I was talking with a good friend the other day about this problem, which came up as a result of a conversation about collaboration versus competition. On this blog, we have been pretty heavily on the side of collaboration and advocating for much more of it, due to the heavy dominance of competition and markets in school reform agendas at the moment. But his point was that you need a balance of both, so long as the competition has a purpose that is of ultimate benefit to all. Collaboration in and of itself is no silver-bullet. It must have a specific outcome that will be better achieved through involving multiple perspectives.
When I brought up the fact that markets and competition can be detrimental to local communities when schools are closed in the face of community protest, his suggestion was simple: close the school, but involve the leaders in that community in building the ‘new’ school.
In other words, we can have a win/win solution that addresses the concerns of both the business minded reformers and of dissenting local communities. In drastic cases, turning a school around can be necessary, just in the way that turning the soil can be sometimes necessary, but as the new school community is developed, those leaders who were at first vocally opposed to the school closing should be the ones most involved in the creation of the new one.
Turning a school around, in other words, should be seen as a community-wide, collaborative problem solving process, as opposed to a top-down executive order. Yes, indeed, schools that are failing to serve their communities must be turned around. But that turn around will be best achieved when the community is directly involved in its recreation.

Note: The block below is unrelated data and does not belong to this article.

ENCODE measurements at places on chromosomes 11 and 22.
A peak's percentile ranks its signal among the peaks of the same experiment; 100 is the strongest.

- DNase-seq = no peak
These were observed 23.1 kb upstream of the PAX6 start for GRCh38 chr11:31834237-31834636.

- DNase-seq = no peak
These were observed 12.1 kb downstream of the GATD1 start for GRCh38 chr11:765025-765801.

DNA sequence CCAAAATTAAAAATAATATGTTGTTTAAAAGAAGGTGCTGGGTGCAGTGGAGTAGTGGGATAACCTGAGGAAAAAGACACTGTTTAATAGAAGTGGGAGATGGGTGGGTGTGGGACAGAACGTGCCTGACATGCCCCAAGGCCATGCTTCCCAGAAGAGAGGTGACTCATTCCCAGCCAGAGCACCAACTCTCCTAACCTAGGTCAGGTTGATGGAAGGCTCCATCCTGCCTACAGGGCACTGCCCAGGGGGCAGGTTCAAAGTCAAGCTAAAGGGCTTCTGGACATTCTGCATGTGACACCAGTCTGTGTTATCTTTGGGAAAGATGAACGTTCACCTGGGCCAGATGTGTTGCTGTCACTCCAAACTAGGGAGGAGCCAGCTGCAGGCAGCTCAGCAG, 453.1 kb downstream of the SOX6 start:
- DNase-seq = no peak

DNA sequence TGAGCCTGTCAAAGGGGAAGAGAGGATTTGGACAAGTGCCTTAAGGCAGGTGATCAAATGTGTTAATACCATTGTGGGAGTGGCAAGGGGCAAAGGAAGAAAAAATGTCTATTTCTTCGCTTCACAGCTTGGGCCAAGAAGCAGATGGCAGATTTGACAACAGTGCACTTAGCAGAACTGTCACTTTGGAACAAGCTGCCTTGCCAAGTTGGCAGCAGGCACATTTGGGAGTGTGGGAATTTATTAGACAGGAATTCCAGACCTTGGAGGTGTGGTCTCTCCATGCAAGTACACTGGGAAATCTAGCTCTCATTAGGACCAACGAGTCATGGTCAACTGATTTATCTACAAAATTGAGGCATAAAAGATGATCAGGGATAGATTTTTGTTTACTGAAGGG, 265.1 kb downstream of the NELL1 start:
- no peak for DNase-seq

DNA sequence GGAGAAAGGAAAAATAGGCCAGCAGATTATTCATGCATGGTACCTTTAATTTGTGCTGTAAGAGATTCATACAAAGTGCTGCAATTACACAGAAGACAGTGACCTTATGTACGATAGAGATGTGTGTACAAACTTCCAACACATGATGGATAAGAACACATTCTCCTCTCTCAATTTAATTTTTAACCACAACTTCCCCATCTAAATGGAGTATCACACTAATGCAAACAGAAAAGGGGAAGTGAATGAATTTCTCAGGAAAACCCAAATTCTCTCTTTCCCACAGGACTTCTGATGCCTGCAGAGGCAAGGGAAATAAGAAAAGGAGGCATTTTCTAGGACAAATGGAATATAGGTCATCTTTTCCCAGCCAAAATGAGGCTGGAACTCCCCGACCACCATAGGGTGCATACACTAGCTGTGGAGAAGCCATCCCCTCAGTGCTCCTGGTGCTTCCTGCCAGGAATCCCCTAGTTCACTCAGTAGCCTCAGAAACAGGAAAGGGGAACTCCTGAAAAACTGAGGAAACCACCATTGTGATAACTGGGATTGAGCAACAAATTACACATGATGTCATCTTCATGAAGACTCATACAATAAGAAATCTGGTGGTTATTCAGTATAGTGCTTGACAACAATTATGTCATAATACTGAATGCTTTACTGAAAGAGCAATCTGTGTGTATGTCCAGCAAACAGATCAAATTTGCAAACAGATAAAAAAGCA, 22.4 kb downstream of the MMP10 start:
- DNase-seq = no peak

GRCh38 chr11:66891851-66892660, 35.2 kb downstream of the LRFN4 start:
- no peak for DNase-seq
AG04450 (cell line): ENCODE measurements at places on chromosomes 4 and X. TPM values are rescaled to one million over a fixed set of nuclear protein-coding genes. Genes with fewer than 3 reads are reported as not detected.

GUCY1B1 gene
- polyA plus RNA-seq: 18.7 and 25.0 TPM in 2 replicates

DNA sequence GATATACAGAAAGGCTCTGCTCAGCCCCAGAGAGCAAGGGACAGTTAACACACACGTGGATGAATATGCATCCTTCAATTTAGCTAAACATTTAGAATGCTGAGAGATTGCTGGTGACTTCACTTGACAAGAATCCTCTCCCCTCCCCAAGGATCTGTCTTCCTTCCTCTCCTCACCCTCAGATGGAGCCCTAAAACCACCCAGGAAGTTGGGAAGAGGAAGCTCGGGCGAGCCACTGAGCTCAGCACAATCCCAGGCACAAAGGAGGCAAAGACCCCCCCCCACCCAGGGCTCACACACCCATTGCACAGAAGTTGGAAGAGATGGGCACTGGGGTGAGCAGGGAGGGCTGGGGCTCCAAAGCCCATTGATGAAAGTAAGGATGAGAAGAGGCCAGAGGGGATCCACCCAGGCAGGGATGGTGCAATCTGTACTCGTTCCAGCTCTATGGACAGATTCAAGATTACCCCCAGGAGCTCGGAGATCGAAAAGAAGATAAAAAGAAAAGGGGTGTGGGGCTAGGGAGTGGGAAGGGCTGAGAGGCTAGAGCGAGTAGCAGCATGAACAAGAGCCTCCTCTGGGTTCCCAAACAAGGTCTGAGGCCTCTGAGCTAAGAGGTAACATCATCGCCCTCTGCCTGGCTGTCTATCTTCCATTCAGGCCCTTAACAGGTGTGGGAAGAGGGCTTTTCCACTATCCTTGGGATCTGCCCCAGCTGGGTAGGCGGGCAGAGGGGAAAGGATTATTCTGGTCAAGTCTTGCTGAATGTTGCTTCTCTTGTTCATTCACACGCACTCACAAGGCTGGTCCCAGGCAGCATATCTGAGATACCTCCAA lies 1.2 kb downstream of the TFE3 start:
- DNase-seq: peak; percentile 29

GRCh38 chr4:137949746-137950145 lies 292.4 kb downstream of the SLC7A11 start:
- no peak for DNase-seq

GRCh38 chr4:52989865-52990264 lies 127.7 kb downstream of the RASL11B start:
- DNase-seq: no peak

But now a word of caution. Looking to the ecological principles that have given us the metaphor of schools as ecosystems, one myth that people have when it comes to a plot of land is that the soil must be regularly turned. But this is false. When soil is healthy, you want to avoid turning the soil. Nutrients are lost and the land is degraded. It’s part of the reason why the Mississippi delta is overflowing with algal blooms, just as one example — farmers overcompensate for soil degradation by plowing the land with fertilizer, which then runs off into the river and eventually out into the sea, upsetting natural balances.
The best thing to do to maintain healthy soil life? Mulch the soil and install plants that will provide the nutrients that are needed. The soil, after all, is the foundation of a garden. Smart stewards of land invest the time necessary to build up soil life by considering the “pioneer plants” that are growing well on a plot of land, designing according to local conditions to maximize sunlight, reduce damaging weather effects, and cultivating the soil so it is resilient and full of microbial life.
In a school, the soil is the community. As Will has pointed out when he introduced us to the term hysteresis, damage to an ecosystem changes the future outcomes of that ecosystem in ways that we can’t foresee. Excepting the drastic cases that I assumed for this post, the better thing to do is to seek to retain, recycle, and redeploy existing staff members (mulch), introduce targeted resources, and install new leadership that will harness and develop existing human capital, while introducing necessary systemic changes to address the deficits in the school community.